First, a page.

Company culture: real and distorted
When I was a child, my parents took me to a funfair and we walked through the hall of mirrors. The mirrors distorted reality, making us look taller or smaller, fatter or thinner than we really were. I've read a number of popular business books that extoll the virtues of company culture, but I couldn't help feeling they were a hall of mirrors; distorting what's really there to achieve higher book sales.
I was fortunate enough to spend time researching the academic literature on company culture to understand what's really there, and the results surprised me. I took a course at the Harvard Extension School on Organizational Behavior which was taught by the excellent Carmine Gibaldi. Part of this course was a research project and I chose to look at the relationship between company culture and financial performance.
What books claim vs. evidence
Given the long list of popular business books making very definitive claims about company culture, you might expect the research literature to show some clear results. The reality is, the literature doesn't. In fact, when I investigated the support for claims made in books, I couldn't find much in the way of corroborating evidence. Going back to the popular books, I found no references in many cases, in other cases I found evidence based on the author's work alone, and in other cases, the evidence was just unverified anecdotes. What I did find in the research literature was a more complex story than I expected.
Company culture and financial performance
Despite what the popular business books said, it wasn't true that a strong company culture of itself led to financial success, in fact, many companies with strong cultures went bankrupt. It wasn't true that there were a magic set of values that led to company success either, different successful companies had different values and different cultures. It wasn't true that company values are immutable, even a large company like IBM could and did change its values to survive.
What I found is that there are mechanisms by which a strong and unified company culture can lead to better performance; coordination and control, goal alignment, and enhanced employee effort. For these reasons, under stable market conditions, a strong culture does appear to offer competitive advantages. However, under changing market conditions, a strong culture may be a disadvantage because strong cultures don't have the variability necessary to adapt to change. There also seemed to be a link between culture and industry, with some cultures better suited to some industries.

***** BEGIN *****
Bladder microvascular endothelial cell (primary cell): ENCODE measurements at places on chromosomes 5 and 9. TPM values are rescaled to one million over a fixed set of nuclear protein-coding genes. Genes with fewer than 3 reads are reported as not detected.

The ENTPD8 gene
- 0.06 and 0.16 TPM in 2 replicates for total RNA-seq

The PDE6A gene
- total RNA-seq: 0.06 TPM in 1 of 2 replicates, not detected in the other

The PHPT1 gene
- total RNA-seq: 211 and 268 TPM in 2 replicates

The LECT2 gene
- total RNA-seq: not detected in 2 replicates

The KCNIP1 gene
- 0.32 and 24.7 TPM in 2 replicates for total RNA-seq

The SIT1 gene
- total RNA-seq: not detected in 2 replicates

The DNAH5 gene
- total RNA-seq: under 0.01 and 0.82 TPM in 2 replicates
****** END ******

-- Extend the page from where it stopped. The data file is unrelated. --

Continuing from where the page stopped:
I read about DEC, Arthur Anderson, and Enron. All companies with strong cultures and all companies that had been held up at the time as examples of the benefits of a strong culture. DEC's culture had been studied, extensively written about, and emulated by others. Enron had several glowing case studies written about them by adoring business schools. In all these cases, company culture may well have been a factor in their demise. Would you take DEC or Enron as your role model now? Are the companies you're viewing as your role models now going to be around in five or ten years?
Where's the beef?
Am I falling into the trap of not providing you with references for my assertions? No, because I'm going to go one stage further. I'm going to give you a link to what I wrote that includes all my references and all my arguments in more detail. Here's the report I wrote which lays out my findings - you can judge for yourself.
Popular books are mostly wrong
During my research, I read some detailed critiques of popular business books. I must admit, I was shocked at the extent to which the Emperor really has no clothes and the extent of the post hoc fallacy and survivor bias in the popular books. Many of the great companies touted in these books have fallen from grace, disproving many of the assertions the books made. If you make statements that company culture leads to long-lasting success, and your champions fail while maintaining their values, it kind of looks like your arguments aren't great. Given the lack of research support for many business books' claims, this should come as no surprise.
What to do?
Here's my advice: any popular business book that purports to reveal a new underlying truth about business success is probably wrong. Before you start believing the claims, or extolling the book's virtues, or implementing policy changes based on what you've read, check that the book stands up to scrutiny and ideally, that there's independent corroboration.